Modulation by these factors will determine the extent of NPCs and of new neurons that will join the GCL, and play an important role in the resulting hippocampal structure and function.
Specific factors may affect particular neurogenic populations and affect neurogenesis to a different extent. For example, it has been hypothesized that there is a critical period in which an enriched environment results in enhanced survival and population response of adult born neurons. However the exact window is controversial with some suggesting it lies at two to four weeks following birth of new neurons (Tashiro et al., 2007, Gu et al., 2012).
Significantly, activity-dependent promotion of neurogenesis has also been shown to occur following deep brain stimulation of the entorhinal cortex.
Stimulation of the entorhinal cortex promotes proliferation in the SGL and NPCs mature and integrate into the circuitry of the hippocampus (Stone et al., 2011).
These various forms of modulation impacting neurogenesis, including adaptation to novelty, learning and activity dependent stimulation, all demonstrate that adult neurogenesis has an important role in neural plasticity.
Importantly, neurogenesis is recruited for learning, and plays an important role in many aspects of hippocampus-dependent memory, as discussed in detail below.
Learning in tasks such as the MWM task have been shown to promote survival of relatively mature neurons, apoptosis of more immature cells, and finally, proliferation of neural precursors.
Blocking apoptosis impairs memory and inhibits learning-induced cell survival and cell proliferation (Dupret et al., 2007). Arruda-Carvaloho et al. (2011) utilized diphtheria toxin to selectively ablate predominantly mature, adult born neurons either before or after learning.
They observed deficits in contextual fear and water maze tasks when ablation was performed following learning but not before. Taken together, the remarkable plasticity of new neurons allows for a dynamic system controlling learning and memory and it will be important to consider how such plasticity stands up to aging and AD.
The UIC study is the first to find evidence of significant numbers of neural stem cells and newly developing neurons present in the hippocampal tissue of older adults, including those with disorders that affect the hippocampus, which is involved in the formation of memories and in learning.
“We found that there was active neurogenesis in the hippocampus of older adults well into their 90s,” said Orly Lazarov, professor of anatomy and cell biology in the UIC College of Medicine and lead author of the paper.
“The interesting thing is that we also saw some new neurons in the brains of people with Alzheimer’s disease and cognitive impairment.”
She also found that people who scored better on measures of cognitive function had more newly developing neurons in the hippocampus compared to those who scored lower on these tests, regardless of levels of brain pathology.
Lazarov thinks that lower levels of neurogenesis in the hippocampus are associated with symptoms of cognitive decline and reduced synaptic plasticity rather than with the degree of pathology in the brain.
For patients with Alzheimer’s disease, pathological hallmarks include deposits of neurotoxic proteins in the brain.
“In brains from people with no cognitive decline who scored well on tests of cognitive function, these people tended to have higher levels of new neural development at the time of their death, regardless of their level of pathology,” Lazarov said.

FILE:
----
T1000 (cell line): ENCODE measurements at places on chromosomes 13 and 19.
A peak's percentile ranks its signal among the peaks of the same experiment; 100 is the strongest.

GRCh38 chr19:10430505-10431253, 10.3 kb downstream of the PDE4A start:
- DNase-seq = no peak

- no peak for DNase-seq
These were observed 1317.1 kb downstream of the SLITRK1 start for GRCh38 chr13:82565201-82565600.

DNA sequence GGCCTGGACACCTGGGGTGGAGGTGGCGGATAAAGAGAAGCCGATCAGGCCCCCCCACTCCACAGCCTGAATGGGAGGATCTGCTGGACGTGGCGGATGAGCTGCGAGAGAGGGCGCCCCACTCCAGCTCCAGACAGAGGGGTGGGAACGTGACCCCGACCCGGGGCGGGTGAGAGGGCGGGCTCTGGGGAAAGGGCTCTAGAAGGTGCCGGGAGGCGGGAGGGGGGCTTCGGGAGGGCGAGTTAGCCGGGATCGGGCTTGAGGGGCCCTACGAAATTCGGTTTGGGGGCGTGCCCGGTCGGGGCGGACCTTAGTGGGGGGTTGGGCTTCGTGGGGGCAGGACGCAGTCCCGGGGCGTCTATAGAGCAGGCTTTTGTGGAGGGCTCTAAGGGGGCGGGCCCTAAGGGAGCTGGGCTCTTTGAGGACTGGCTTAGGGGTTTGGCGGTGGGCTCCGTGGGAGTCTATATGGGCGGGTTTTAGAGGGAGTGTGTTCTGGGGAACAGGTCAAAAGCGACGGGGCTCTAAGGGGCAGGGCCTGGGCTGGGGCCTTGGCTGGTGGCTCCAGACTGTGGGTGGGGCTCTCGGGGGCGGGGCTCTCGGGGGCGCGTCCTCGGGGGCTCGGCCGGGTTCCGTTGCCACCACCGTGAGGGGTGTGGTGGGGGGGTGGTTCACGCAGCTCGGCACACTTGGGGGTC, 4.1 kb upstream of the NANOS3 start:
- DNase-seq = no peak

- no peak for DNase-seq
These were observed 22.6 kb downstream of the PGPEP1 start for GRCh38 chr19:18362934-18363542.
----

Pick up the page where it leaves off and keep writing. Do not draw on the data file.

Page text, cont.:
“The mix of the effects of pathology and neurogenesis is complex and we don’t understand exactly how the two interconnect, but there is clearly a lot of variation from individual to individual.”
Lazarov is excited about the therapeutic possibilities of her findings.
“The fact that we found that neural stem cells and new neurons are present in the hippocampus of older adults means that if we can find a way to enhance neurogenesis, through a small molecule, for example, we may be able to slow or prevent cognitive decline in older adults, especially when it starts, which is when interventions can be most effective,” Lazarov said.
New neurons continue to be formed in the hippocampus into the tenth decade of life, even in people with mild cognitive impairment and Alzheimer’s disease. The image is credited to Orly Lazarov, et al.
Lazarov and colleagues looked at post-mortem hippocampal tissue from 18 people with an average age of 90.6 years.
They stained the tissue for neural stem cells and also for newly developing neurons.
They found, on average, approximately 2,000 neural progenitor cells per brain.
They also found an average of 150,000 developing neurons.
Analysis of a subset of these developing neurons revealed that the number of proliferating developing neurons is significantly lower in people with cognitive impairment and Alzheimer’s disease.
Lazarov is interested in finding out whether the new neurons she and her team discovered in the brains of older adults are behaving the way new neurons do in younger brains.
“There’s still a lot we don’t know about the maturation process of new neurons and the function of neurogenesis in older brains, so it is difficult to predict how much it might ameliorate the effects of cognitive decline and Alzheimer’s disease.
The more we find out, the better able we will be to develop interventions that may help preserve cognitive function even in people without Alzheimer’s. We all lose some cognitive function as we age – it’s normal.”
Funding: This research was supported by grants from the National Institute on Aging (AG033570, AG033570-S1, S2, AG060238, AG62251, AG061628, AG17917, AG34374, UH2NS100599) and the Canadian Institutes of Health Research (MT-14037, MOP-81112).
Matthew Tobin, Kianna Musaraca, Ahmed Disouky, Aashutosh Shetti and Abdullah Bheri of UIC; William Honer of the University of British Columbia, Vancouver; and Namhee Kim, Robert Dawe, David Bennett and Konstantinos Arfanakis of Rush University Medical Center are co-authors on the paper.
University of Illinois
Jackie Carey – University of Illinois
The image is credited to Orly Lazarov, et al.
Original Research: Open access
“Human Hippocampal Neurogenesis Persists in Aged Adults and Alzheimer’s Disease Patients”. Orly Lazarov et al.
Cell Stem Cell. doi:10.1016/j.stem.2019.05.003